The aim of this study was to modify demineralized bovine dentin surfaces by application of either 12.5% sodium hypochlorite (NaOCl), or 0.1% (w/w) Type I collagenase, after conditioning with phosphoric acid, to observe the demineralized surface and to investigate the effect on tensile bond strength.
The NaOCl was applied to etched dentin for 30 s, 1 or 2 min and the collagenase for 1, 3 or 6 h. A control group was used without NaOCl or collagenase treatment. Prior to bonding, treated surfaces were examined using an Atomic Force Microscope (AFM). A 2.3 mm diameter area of dentin was conditioned, treated and bonded with either One Coat Bond or Single Bond following each manufacturer's instructions, and a resin composite rod attached. Bonds were stressed in tension at a rate of 1 mm/min until failure. Mean bond strengths were calculated (MPa) and mode of failure was determined by observation at 20x magnification. Results were analyzed using multiple regression analysis and LSD test at the 95% level of confidence (n = 12).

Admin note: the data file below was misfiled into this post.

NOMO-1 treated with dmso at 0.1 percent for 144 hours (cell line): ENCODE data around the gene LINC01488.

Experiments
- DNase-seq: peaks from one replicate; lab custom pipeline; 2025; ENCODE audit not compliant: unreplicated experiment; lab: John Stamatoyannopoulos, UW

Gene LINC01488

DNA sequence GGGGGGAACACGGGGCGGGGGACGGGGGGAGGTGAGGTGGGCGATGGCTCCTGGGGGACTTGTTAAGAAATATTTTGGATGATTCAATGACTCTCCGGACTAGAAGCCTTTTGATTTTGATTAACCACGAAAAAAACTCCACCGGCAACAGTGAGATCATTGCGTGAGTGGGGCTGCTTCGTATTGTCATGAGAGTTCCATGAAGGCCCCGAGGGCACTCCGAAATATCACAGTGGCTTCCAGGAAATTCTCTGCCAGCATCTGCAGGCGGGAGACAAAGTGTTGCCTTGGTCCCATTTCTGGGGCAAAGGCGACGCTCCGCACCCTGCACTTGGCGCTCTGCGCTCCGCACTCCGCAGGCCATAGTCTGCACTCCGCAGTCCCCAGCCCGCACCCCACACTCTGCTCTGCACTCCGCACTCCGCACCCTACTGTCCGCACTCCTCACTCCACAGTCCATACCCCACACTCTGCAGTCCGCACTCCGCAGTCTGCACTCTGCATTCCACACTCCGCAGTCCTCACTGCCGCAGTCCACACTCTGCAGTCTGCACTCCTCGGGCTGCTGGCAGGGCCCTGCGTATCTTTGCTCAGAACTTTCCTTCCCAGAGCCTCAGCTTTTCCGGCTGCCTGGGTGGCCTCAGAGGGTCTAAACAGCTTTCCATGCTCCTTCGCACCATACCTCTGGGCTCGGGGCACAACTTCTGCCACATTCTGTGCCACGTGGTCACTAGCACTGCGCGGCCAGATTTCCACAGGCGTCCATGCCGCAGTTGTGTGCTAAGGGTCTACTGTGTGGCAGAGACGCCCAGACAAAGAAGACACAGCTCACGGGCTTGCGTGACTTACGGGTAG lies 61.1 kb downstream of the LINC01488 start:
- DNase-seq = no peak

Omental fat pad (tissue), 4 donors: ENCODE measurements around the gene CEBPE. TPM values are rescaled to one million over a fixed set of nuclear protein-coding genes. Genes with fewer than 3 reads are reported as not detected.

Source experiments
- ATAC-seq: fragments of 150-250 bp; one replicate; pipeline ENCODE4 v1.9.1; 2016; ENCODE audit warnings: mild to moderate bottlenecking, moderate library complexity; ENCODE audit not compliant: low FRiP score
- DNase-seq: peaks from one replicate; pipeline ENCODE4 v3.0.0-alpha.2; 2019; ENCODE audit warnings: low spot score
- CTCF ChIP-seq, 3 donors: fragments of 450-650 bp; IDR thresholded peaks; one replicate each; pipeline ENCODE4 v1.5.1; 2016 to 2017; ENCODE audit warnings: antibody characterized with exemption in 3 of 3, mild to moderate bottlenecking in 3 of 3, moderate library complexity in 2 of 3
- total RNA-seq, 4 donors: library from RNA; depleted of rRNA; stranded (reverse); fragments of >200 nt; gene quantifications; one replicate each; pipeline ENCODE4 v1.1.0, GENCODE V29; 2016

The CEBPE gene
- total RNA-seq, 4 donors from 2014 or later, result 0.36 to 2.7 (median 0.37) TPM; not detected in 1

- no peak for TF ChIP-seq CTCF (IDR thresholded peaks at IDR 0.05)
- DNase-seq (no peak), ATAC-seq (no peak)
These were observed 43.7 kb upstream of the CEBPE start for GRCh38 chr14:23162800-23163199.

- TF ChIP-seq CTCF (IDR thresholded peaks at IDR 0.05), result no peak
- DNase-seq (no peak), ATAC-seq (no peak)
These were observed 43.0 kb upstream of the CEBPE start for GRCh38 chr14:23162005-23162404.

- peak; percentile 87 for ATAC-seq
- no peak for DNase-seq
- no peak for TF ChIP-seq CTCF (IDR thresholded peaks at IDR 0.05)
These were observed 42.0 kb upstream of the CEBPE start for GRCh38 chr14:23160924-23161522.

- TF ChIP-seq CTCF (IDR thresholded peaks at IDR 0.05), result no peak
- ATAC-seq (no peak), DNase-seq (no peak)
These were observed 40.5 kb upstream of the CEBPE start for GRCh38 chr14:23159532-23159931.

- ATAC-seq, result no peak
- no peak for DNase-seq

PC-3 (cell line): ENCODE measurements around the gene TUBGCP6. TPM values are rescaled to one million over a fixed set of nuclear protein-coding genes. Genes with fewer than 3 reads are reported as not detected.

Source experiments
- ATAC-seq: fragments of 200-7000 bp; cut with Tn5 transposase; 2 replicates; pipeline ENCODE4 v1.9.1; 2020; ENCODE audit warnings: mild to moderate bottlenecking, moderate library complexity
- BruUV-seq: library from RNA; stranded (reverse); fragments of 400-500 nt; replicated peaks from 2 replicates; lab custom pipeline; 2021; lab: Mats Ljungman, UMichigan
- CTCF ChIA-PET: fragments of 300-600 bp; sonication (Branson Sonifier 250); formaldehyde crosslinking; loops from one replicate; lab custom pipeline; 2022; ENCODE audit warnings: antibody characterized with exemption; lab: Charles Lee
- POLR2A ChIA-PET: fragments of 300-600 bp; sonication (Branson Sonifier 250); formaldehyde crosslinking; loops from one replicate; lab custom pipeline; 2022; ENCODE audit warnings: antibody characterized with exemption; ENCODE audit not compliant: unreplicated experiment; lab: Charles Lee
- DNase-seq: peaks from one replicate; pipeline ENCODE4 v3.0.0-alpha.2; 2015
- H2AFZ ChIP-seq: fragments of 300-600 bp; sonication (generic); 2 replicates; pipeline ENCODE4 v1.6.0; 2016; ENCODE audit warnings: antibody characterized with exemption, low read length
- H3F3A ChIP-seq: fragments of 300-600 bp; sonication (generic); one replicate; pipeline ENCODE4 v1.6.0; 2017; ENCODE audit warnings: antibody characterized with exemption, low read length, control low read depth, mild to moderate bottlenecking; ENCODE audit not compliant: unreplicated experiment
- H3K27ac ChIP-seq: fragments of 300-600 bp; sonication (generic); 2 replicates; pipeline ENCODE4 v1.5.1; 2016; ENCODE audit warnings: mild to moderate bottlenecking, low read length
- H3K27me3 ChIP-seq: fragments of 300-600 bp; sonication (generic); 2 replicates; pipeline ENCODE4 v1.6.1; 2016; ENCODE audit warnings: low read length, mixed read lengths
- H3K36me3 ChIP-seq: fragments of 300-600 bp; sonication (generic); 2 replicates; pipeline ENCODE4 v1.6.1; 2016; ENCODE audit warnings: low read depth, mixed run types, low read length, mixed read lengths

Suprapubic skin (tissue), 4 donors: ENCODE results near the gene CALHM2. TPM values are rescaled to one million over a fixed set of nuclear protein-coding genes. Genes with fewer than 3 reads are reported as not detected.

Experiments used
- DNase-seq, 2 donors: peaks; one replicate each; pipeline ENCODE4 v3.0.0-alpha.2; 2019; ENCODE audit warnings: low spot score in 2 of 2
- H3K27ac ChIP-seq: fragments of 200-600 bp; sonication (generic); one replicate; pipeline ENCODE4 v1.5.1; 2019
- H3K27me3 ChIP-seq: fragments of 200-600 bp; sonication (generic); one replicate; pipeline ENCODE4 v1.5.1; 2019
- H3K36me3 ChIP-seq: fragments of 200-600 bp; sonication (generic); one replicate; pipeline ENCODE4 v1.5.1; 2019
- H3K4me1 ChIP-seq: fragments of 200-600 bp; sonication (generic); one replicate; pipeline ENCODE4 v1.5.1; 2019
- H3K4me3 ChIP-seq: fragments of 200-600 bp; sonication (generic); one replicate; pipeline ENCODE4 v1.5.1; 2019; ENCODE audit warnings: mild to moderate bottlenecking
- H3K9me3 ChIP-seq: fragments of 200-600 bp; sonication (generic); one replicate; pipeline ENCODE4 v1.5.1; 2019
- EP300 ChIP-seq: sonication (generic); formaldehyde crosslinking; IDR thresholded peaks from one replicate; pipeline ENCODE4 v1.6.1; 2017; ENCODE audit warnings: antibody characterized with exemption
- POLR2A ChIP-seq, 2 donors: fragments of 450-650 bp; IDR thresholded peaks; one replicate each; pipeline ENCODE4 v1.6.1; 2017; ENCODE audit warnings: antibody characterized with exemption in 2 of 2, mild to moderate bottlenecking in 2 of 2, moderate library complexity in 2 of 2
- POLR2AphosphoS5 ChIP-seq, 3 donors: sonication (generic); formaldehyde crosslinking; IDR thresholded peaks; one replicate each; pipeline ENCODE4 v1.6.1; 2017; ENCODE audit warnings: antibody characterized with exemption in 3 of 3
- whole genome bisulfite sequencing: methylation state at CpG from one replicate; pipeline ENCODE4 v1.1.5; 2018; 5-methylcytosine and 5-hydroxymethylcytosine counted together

AFM results showed progressive changes of the surface collagen as the treatment time of NaOCl or collagenase increased. For both bonding systems, the bond strengths of 1 min NaOCl and 3 h collagenase treatments were significantly higher than the control or other treatment groups (p < 0.05). Bond failure consisted of mostly adhesive failure between dentin and resin combined with small regions exhibiting cohesive failure of resin.
Bond strengths were not dependent on the thickness of the hybrid layer, but rather quality of the hybrid layer.